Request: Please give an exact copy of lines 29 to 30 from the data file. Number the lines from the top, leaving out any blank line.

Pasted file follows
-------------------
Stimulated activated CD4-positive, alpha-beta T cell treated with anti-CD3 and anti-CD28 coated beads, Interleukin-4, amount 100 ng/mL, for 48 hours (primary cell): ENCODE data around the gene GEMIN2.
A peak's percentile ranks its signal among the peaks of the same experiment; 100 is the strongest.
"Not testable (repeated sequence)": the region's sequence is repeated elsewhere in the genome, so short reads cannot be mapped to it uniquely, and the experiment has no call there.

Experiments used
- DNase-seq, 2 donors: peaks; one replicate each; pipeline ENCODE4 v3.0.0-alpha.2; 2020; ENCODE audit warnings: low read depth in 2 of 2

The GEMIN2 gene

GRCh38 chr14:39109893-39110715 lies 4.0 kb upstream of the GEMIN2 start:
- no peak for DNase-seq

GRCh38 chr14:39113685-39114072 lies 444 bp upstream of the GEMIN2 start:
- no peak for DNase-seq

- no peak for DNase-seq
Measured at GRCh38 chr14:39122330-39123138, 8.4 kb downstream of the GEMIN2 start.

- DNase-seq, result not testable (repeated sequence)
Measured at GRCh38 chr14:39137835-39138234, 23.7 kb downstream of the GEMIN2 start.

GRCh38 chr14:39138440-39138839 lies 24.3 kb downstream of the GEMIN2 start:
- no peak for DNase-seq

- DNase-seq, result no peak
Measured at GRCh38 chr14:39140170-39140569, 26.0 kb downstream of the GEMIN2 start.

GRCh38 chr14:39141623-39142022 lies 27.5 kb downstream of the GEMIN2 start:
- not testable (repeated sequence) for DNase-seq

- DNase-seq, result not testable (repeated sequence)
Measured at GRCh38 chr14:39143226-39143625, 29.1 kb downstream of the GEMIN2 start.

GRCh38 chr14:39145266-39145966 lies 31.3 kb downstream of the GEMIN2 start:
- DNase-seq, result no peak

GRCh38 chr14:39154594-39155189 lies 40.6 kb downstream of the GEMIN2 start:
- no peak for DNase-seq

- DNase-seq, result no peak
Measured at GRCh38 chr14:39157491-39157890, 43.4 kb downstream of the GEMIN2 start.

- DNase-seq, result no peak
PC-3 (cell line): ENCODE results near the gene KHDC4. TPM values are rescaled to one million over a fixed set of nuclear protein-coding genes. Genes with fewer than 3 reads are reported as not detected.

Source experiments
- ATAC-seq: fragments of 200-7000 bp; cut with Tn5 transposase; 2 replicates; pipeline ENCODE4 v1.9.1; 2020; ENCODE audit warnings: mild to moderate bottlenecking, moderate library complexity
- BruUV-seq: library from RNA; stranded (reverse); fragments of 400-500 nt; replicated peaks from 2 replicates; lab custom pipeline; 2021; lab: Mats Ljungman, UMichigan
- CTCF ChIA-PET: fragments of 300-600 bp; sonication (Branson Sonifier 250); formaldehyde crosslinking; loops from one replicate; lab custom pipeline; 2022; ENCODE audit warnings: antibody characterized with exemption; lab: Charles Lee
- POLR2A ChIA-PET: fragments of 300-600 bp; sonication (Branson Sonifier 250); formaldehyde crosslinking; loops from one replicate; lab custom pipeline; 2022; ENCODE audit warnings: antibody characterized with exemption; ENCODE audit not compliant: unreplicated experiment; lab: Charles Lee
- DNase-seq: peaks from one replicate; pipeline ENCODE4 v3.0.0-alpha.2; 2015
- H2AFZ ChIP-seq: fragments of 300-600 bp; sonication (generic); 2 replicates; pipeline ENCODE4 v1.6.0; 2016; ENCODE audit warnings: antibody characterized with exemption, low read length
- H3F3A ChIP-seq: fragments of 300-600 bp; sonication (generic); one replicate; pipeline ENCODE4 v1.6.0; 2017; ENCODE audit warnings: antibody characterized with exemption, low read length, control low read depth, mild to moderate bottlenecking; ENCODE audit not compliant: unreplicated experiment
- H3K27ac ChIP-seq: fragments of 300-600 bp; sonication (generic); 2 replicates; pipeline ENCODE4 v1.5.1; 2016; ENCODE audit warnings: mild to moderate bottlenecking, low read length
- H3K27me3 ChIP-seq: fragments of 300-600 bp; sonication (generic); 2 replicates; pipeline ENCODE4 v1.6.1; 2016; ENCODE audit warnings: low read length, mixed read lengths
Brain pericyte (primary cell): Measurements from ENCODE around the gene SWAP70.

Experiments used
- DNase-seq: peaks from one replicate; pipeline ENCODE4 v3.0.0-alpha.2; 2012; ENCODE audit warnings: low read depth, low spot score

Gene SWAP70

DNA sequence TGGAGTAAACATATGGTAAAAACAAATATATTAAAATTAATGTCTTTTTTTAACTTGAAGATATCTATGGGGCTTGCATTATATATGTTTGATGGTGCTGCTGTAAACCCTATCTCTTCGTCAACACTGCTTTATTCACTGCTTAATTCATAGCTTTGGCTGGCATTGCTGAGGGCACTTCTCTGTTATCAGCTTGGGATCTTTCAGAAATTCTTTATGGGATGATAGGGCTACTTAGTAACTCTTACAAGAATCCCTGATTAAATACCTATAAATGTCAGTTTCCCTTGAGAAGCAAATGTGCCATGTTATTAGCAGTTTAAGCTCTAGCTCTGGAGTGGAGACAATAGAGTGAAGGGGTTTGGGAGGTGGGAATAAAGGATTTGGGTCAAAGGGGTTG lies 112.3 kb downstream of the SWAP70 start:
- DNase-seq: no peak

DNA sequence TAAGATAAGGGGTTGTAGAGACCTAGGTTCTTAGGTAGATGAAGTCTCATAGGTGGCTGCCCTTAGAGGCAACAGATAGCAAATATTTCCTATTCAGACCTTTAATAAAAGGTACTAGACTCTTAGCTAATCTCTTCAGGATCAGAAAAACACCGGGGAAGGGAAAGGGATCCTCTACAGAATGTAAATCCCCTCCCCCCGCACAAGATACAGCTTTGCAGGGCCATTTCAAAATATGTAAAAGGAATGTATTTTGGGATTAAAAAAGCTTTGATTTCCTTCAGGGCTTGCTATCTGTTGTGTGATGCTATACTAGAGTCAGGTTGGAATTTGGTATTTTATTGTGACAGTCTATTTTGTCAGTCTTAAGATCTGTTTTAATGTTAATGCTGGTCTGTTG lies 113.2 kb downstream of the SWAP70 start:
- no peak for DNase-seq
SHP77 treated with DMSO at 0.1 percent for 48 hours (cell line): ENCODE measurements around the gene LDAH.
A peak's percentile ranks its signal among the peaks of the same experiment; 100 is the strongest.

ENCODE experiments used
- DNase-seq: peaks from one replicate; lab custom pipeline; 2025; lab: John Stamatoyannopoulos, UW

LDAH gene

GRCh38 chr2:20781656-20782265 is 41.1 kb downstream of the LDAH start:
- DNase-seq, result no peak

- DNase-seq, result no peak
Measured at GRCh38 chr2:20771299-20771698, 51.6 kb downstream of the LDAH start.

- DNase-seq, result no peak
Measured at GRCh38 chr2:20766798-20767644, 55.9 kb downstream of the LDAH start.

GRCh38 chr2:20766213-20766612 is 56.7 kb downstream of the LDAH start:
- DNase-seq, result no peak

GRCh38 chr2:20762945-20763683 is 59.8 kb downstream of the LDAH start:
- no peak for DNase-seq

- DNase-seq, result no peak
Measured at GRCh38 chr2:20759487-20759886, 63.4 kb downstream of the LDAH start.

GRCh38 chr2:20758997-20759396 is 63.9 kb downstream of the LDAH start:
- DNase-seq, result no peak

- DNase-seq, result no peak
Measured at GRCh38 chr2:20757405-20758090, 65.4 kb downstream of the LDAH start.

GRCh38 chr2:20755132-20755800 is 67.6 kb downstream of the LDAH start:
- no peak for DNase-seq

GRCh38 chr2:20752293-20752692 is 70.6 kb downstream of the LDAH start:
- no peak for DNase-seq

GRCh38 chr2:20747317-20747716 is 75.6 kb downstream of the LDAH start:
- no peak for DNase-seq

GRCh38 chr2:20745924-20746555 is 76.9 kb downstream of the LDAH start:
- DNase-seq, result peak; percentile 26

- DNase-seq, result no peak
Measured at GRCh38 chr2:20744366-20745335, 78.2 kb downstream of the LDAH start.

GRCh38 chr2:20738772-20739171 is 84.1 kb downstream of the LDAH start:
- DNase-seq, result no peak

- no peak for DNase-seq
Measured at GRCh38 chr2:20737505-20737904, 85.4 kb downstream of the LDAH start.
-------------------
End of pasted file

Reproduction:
- DNase-seq, result no peak
PC-3 (cell line): ENCODE results near the gene KHDC4. TPM values are rescaled to one million over a fixed set of nuclear protein-coding genes. Genes with fewer than 3 reads are reported as not detected.